If you look on the back of most new outlets, you’ll notice a couple things. First, the text that corresponds with the various screws. The green screw is always, always the ground and is marked with “GRN” and an arrow pointing to it. The ground wire (the bare, copper wire from the junction box) will wrap around the green screw. The silver screws are labeled “WHITE”, and that will of course be where you put your white wires–ours looked kind of pink, but they still count as white. The black wires, or “hot wires” as they’re called, connect to the gold screws marked “HOT.” You can either connect the wires directly to the screws, or stick them into the holes corresponding with the correct color screws. If you have 2 black and 2 white wires, it doesn’t matter which white wire connects to which silver screw, or which black wire connects to which gold screw. So long as black connects to gold and white connects to silver. Likewise, if you only have one of each color, it doesn’t matter which gold screw the black connects to, or which silver screw the white connects to.
If your wire is small enough to fit in the holes in the back of the outlet, that’s the easiest way to do it and most secure, and I would definitely suggest that. In that case, you would strip about 1/2 inch of the plastic from the end of each wire and feed them into the correct holes.
The gauge of our wires was a bit too large to stick in the holes, so for this tutorial I’ll show connecting the wires to the screws.
Trim 1/2 of an inch (no more than 3/4 inch) of plastic from the end of each wire with wire strippers, and make a hook using your wire strippers, or my preferred tool, needle nose pliers.
4. Connect the outlet
Loosen the screws on the sides of the outlet, and loop each wire around the appropriate screw. Pinch the wire ends together around the screw, otherwise the wire may shift as you tighten the screws.
Once the wires are in place, tighten the screws.
5. Secure the outlet and cover
Push the wires into the junction box and screw in the screws at the top and bottom of the outlet to secure it to the junction box.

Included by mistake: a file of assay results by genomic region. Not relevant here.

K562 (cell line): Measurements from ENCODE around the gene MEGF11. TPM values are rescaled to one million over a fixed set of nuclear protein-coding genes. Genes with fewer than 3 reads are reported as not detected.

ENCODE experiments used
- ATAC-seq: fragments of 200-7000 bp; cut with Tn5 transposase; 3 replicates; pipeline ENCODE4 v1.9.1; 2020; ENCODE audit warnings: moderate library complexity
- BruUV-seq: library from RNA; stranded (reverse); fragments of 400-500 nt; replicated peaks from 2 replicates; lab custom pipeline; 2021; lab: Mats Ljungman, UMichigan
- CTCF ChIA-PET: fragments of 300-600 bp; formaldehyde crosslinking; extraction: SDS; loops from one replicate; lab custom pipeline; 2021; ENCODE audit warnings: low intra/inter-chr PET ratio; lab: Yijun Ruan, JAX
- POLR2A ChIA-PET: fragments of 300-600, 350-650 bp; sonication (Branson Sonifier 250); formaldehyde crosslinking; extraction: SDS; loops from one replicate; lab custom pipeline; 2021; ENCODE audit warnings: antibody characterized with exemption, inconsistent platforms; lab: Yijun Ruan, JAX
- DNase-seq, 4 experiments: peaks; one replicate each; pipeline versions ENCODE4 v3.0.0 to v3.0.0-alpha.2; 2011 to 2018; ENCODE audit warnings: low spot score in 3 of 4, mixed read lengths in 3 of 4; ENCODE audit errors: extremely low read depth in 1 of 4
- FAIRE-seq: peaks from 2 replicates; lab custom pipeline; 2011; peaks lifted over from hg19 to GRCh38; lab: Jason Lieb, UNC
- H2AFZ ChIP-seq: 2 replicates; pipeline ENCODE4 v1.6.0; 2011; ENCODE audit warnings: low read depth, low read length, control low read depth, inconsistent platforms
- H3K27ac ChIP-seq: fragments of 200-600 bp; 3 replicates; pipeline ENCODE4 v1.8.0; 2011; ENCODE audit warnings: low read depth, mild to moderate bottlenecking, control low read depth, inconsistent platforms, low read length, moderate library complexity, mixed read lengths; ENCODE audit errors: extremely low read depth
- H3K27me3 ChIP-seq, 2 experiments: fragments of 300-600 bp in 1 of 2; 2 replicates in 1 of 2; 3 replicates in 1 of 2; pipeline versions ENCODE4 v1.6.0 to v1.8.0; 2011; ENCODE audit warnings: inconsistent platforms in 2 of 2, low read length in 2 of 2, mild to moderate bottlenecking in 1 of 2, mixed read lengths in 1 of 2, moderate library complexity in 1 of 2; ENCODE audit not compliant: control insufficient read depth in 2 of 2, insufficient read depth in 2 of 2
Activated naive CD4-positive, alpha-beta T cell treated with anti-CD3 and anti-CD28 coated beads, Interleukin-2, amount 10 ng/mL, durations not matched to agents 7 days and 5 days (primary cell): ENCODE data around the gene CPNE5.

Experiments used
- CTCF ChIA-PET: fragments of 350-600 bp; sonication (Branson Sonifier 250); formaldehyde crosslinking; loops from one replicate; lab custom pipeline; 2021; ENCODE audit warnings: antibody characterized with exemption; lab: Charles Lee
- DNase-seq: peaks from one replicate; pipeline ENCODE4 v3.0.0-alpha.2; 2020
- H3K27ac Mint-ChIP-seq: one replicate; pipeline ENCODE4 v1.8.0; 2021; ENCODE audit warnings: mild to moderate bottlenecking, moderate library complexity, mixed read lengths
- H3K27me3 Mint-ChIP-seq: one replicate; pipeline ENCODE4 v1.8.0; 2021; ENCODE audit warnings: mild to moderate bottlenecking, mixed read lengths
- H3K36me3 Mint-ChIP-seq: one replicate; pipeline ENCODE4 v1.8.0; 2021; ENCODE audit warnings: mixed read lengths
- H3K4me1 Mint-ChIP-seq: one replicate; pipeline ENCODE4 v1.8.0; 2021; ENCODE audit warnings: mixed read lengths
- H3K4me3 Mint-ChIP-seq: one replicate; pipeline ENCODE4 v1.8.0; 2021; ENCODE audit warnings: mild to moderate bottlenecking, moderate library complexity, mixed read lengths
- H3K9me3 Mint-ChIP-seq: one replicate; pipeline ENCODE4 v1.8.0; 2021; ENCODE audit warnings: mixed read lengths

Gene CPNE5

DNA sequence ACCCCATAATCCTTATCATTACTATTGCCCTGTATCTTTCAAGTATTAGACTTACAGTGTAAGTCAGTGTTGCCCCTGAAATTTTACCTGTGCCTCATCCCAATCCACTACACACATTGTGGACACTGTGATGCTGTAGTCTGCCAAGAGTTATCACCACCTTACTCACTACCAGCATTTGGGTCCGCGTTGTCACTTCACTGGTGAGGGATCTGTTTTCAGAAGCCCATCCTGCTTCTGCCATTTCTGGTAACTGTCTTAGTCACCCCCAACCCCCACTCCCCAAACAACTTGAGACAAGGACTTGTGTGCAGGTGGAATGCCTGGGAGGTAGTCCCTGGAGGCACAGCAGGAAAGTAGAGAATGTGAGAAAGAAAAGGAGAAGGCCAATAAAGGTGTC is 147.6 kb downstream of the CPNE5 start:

Add the light plate cover, being careful not to screw it in too tight or it could crack.
6. Turn the power back on
Plug the vacuum into the new outlet, make sure it’s turned on, then go to the circuit box and turn the breaker switch back on. If you hear the vacuum start up, you’ve successfully swapped out the outlet and you deserve a snack or something!
There is always the off-chance that you don’t hear the vacuum turn on, or the breaker trips as soon as you flip the switch–if that’s the case, leave it in the off position and check the wires on the outlet to make sure they’re all connecting to the correct screws. If all looks fine and it’s still not working, there’s likely a deeper issue and I would suggest calling a licensed electrician.
We’re looking forward to sharing more of these small maintenance projects on a weekly basis! Hope you are, too!
Hi, I really love your floor lamp – where did you get it from if you don’t mind me asking?
This is great tutorial, thanks, but here in Brittany all wiring have three colors. Black , blue and yellow with green line. It is standard that black is for power, blue is for null and yellow with green is ground, On your pic you have only black and pink one. it is bit weird for me.
Agree with Nick, I would always recommend double checking there is no electrification in the outlet with a light up voltage detector. Also I always recommend wrapping the wire around the screws as the push in mechanisms are dubious and many electricians don’t like them because of fire risk.
Great tutorial. The only thing I would mention is to not leave so much wire exposed at the connection. also, put the wire on so it tightens as turn the screw.
That is really good advice I have small kids and understand perfectly what loose power outlet can do.
Only thing which I would add on your article is: Before you start working on anything you should check electricity with neon testing screwdriver or other device. Wiring sometime can be tricky and electricians could make mistake upon installation of cables.